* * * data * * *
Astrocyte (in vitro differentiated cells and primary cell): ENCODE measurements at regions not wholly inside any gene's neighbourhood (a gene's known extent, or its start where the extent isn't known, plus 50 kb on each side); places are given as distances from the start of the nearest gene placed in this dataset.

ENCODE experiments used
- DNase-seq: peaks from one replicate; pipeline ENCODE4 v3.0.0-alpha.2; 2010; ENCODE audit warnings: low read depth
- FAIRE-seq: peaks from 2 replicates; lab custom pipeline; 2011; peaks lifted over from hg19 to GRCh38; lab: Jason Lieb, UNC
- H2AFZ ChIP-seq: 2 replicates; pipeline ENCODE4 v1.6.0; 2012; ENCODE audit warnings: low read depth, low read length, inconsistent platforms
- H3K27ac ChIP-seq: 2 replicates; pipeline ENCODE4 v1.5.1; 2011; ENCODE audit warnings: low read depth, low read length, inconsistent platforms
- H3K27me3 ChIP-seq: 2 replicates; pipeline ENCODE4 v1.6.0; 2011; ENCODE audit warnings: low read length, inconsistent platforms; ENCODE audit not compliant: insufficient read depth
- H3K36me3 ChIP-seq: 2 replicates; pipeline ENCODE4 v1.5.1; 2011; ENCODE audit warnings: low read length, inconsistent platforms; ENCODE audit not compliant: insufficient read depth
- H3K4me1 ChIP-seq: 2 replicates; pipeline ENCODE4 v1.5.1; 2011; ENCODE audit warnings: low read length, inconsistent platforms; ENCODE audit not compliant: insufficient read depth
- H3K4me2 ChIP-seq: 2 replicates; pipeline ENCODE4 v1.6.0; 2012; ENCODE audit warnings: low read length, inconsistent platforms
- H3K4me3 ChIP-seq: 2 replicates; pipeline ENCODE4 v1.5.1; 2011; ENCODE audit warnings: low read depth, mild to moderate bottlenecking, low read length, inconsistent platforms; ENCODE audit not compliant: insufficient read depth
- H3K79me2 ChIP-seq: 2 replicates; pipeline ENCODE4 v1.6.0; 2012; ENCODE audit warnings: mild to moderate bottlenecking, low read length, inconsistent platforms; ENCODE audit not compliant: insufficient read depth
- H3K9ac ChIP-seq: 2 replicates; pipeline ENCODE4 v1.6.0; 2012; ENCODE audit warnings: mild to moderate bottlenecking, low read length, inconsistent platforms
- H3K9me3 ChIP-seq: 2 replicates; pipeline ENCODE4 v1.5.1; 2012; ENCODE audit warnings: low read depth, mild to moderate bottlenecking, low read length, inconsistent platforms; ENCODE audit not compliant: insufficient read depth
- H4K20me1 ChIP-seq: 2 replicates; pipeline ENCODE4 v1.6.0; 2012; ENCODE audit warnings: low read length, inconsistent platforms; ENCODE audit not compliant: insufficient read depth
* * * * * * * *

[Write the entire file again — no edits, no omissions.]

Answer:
Astrocyte (in vitro differentiated cells and primary cell): ENCODE measurements at regions not wholly inside any gene's neighbourhood (a gene's known extent, or its start where the extent isn't known, plus 50 kb on each side); places are given as distances from the start of the nearest gene placed in this dataset.

ENCODE experiments used
- DNase-seq: peaks from one replicate; pipeline ENCODE4 v3.0.0-alpha.2; 2010; ENCODE audit warnings: low read depth
- FAIRE-seq: peaks from 2 replicates; lab custom pipeline; 2011; peaks lifted over from hg19 to GRCh38; lab: Jason Lieb, UNC
- H2AFZ ChIP-seq: 2 replicates; pipeline ENCODE4 v1.6.0; 2012; ENCODE audit warnings: low read depth, low read length, inconsistent platforms
- H3K27ac ChIP-seq: 2 replicates; pipeline ENCODE4 v1.5.1; 2011; ENCODE audit warnings: low read depth, low read length, inconsistent platforms
- H3K27me3 ChIP-seq: 2 replicates; pipeline ENCODE4 v1.6.0; 2011; ENCODE audit warnings: low read length, inconsistent platforms; ENCODE audit not compliant: insufficient read depth
- H3K36me3 ChIP-seq: 2 replicates; pipeline ENCODE4 v1.5.1; 2011; ENCODE audit warnings: low read length, inconsistent platforms; ENCODE audit not compliant: insufficient read depth
- H3K4me1 ChIP-seq: 2 replicates; pipeline ENCODE4 v1.5.1; 2011; ENCODE audit warnings: low read length, inconsistent platforms; ENCODE audit not compliant: insufficient read depth
- H3K4me2 ChIP-seq: 2 replicates; pipeline ENCODE4 v1.6.0; 2012; ENCODE audit warnings: low read length, inconsistent platforms
- H3K4me3 ChIP-seq: 2 replicates; pipeline ENCODE4 v1.5.1; 2011; ENCODE audit warnings: low read depth, mild to moderate bottlenecking, low read length, inconsistent platforms; ENCODE audit not compliant: insufficient read depth
- H3K79me2 ChIP-seq: 2 replicates; pipeline ENCODE4 v1.6.0; 2012; ENCODE audit warnings: mild to moderate bottlenecking, low read length, inconsistent platforms; ENCODE audit not compliant: insufficient read depth
- H3K9ac ChIP-seq: 2 replicates; pipeline ENCODE4 v1.6.0; 2012; ENCODE audit warnings: mild to moderate bottlenecking, low read length, inconsistent platforms
- H3K9me3 ChIP-seq: 2 replicates; pipeline ENCODE4 v1.5.1; 2012; ENCODE audit warnings: low read depth, mild to moderate bottlenecking, low read length, inconsistent platforms; ENCODE audit not compliant: insufficient read depth
- H4K20me1 ChIP-seq: 2 replicates; pipeline ENCODE4 v1.6.0; 2012; ENCODE audit warnings: low read length, inconsistent platforms; ENCODE audit not compliant: insufficient read depth